TURKMENISTAN: One-year prison term for latest conscientious objector
A 23-year-old Jehovah's Witness Pavel Paymov became the seventh current known imprisoned conscientious objector when he was given a one-year prison term in Turkmenistan's capital Ashgabad on 26 February. He is believed still to be held at the pre-trial detention prison at Yashlyk, Jehovah's Witnesses told Forum 18 News Service. He is likely to be transferred to the labour camp at Seydi where imprisoned conscientious objectors generally are held. Five more conscientious objectors are serving suspended sentences. Fifteen current and former conscientious objector prisoners have lodged complaints to the United Nations Human Rights Committee over their imprisonment and maltreatment, including brutal beatings.A 23-year-old from the capital Ashgabad [Ashgabat] is the latest conscientious objector to Turkmenistan's compulsory military service to be imprisoned. Jehovah's Witness Pavel Paymov was sentenced to one year's imprisonment in February, Forum 18 News Service has learned. His imprisonment brings to seven the number of known jailed conscientious objectors. He is the second young man known to have been sentenced so far in 2014 to punish him for rejecting military service on grounds of conscience.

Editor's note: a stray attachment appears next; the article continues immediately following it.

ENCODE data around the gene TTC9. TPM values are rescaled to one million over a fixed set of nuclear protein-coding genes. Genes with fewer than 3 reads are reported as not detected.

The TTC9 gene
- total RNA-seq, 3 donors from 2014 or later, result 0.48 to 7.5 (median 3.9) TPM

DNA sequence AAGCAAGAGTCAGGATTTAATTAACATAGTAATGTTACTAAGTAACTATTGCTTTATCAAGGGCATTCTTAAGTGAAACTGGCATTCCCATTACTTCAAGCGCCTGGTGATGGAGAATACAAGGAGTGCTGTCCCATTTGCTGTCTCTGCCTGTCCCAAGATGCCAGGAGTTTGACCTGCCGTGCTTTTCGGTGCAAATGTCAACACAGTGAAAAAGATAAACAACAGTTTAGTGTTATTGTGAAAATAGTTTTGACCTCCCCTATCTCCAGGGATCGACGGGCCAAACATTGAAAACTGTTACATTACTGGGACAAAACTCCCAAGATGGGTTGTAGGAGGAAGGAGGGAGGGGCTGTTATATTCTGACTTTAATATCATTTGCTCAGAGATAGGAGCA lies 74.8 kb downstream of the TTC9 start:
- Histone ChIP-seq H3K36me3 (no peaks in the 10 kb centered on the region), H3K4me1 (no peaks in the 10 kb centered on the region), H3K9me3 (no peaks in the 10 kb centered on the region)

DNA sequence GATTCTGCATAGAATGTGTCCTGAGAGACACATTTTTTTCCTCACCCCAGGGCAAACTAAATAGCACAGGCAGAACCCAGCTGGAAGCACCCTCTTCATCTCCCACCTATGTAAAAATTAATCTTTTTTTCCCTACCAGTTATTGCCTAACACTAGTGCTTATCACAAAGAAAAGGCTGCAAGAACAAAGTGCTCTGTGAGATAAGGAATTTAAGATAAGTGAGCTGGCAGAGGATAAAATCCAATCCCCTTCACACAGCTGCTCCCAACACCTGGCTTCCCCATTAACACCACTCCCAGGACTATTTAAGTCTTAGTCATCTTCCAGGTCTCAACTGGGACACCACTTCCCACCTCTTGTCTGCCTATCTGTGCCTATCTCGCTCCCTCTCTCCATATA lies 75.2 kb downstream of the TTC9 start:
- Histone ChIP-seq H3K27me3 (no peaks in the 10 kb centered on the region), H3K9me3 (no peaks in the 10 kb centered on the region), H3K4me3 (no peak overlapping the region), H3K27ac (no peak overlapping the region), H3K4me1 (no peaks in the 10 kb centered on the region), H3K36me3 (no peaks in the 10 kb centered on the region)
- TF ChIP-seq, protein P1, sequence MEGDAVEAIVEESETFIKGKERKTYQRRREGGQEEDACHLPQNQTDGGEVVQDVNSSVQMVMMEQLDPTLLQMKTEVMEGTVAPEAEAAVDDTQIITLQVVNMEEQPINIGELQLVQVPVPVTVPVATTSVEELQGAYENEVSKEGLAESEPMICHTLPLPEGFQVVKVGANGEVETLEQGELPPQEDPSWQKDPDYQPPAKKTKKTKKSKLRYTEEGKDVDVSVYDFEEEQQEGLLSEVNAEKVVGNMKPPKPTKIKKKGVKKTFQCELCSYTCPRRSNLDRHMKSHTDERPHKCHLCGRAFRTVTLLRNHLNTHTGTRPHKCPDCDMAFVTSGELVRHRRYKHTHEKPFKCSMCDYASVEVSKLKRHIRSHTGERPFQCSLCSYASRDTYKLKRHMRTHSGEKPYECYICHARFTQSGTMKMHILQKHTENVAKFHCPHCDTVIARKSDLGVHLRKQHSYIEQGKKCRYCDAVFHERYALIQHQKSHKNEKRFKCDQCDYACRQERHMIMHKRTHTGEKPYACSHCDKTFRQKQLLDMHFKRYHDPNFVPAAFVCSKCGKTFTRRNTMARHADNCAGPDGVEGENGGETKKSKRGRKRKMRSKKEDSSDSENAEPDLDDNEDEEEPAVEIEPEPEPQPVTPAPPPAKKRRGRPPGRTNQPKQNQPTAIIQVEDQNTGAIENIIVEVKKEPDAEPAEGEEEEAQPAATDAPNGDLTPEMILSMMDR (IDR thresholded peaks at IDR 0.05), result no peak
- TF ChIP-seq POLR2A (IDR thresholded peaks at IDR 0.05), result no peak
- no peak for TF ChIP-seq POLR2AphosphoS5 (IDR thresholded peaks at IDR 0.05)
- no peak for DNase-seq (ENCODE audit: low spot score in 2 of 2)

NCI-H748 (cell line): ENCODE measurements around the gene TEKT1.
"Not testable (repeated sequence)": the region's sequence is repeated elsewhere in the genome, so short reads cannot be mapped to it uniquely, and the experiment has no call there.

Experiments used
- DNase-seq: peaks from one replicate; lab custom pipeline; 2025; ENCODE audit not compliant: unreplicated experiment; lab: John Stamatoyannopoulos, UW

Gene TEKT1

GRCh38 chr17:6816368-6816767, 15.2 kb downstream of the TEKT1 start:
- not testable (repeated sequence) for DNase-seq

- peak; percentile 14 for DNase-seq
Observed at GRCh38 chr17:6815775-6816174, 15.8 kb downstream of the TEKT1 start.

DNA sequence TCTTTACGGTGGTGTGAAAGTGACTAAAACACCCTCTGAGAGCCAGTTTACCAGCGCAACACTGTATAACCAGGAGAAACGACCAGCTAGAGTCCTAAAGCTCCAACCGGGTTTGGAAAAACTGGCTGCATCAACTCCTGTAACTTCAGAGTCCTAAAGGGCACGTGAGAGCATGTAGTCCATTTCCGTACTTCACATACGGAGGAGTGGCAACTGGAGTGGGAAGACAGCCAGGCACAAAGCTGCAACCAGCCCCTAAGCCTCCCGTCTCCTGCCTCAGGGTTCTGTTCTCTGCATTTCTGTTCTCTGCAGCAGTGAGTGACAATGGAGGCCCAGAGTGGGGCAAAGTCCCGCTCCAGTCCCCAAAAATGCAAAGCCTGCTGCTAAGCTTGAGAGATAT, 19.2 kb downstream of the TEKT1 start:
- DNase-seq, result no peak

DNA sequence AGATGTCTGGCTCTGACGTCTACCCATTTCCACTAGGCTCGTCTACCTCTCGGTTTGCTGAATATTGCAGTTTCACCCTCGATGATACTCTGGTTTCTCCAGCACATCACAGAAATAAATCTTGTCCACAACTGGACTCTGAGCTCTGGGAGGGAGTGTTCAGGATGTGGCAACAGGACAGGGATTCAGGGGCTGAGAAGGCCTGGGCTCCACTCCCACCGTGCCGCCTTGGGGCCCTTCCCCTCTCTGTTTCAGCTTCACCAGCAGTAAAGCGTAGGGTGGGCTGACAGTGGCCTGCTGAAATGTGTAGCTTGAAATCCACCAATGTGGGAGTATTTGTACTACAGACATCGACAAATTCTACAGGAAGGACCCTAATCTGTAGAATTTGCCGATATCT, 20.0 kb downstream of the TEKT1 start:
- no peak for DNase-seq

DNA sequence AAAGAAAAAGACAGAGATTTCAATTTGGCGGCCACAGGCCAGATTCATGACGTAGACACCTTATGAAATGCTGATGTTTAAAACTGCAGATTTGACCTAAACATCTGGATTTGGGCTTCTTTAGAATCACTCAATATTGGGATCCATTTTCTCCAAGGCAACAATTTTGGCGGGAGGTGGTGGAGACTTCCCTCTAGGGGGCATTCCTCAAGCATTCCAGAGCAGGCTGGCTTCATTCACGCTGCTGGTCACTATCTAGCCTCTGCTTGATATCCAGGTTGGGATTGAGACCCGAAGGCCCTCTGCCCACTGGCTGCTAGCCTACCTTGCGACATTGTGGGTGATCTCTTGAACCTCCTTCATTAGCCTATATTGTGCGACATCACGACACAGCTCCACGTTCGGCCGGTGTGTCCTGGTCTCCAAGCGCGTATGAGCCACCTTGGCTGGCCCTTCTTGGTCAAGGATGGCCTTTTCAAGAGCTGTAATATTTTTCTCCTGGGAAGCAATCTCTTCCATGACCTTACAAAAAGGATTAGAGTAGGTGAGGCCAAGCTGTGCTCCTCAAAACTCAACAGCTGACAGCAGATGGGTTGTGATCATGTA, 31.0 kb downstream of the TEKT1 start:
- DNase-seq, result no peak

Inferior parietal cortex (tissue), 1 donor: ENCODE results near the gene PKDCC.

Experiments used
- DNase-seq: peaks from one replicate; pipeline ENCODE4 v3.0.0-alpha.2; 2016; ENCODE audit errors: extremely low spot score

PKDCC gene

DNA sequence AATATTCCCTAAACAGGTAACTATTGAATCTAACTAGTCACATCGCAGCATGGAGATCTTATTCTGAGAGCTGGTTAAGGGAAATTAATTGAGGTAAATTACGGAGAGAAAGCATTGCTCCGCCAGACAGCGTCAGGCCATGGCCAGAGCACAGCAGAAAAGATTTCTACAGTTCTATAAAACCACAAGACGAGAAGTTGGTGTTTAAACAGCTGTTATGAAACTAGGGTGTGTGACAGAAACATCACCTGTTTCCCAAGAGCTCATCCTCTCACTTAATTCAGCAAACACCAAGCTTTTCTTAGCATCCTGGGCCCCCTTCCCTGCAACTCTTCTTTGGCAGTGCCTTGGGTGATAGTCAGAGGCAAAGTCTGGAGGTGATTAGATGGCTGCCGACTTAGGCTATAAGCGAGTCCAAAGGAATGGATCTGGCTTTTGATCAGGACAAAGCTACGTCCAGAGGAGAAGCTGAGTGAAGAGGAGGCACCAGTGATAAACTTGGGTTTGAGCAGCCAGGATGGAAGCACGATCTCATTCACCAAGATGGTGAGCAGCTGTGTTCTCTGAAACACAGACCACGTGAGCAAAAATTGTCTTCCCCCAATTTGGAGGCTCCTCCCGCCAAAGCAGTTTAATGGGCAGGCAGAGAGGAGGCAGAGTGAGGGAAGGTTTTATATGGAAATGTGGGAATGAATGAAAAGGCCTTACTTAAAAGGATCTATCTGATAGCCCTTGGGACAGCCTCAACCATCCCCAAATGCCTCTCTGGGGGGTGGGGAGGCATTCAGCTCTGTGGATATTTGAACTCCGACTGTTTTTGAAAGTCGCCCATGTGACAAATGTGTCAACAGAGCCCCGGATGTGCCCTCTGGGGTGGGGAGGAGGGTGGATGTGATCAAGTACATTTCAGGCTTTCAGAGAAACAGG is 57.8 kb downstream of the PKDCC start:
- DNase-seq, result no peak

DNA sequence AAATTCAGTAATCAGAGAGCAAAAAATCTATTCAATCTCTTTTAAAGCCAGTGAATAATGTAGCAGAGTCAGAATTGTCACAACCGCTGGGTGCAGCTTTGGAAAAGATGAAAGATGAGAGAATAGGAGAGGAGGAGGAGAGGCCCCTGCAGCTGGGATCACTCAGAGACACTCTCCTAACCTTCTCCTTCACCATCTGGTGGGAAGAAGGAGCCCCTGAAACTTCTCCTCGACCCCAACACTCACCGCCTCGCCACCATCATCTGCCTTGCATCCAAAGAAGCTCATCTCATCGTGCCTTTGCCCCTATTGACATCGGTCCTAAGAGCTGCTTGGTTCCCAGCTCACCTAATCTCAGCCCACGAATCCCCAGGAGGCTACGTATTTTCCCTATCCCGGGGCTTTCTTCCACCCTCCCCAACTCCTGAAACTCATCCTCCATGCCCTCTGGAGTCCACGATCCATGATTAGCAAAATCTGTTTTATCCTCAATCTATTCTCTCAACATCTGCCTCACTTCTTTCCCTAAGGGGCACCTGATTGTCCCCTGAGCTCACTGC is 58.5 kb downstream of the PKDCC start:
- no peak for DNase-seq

The man who on 20 March answered the telephone of Gurbanberdy Nursakhatov, Deputy Chair of the government's Gengesh (Council) for Religious Affairs in Ashgabad, repeatedly put the phone down as soon as Forum 18 introduced itself.
No alternative service
Turkmenistan offers no alternative to military service. Article 41 of the Constitution describes defence as a "sacred duty" of everyone and states that military service is compulsory for men. Military service for men between the ages of 18 and 27 is generally two years.
Forum 18 was unable to find out whether the Mejlis (Parliament) has any plans to change the law to introduce an alternative service for those unable to serve in the armed forces on grounds of conscience. On 20 March Forum 18 was unable to reach Pirnazar Hudainazarov, Chair of the Mejlis Legislative Committee, or Atamurad Tayliev, Chair of the Mejlis Committee on the Protection of Human Rights and Freedoms. The Novruz spring holiday began on 21 March.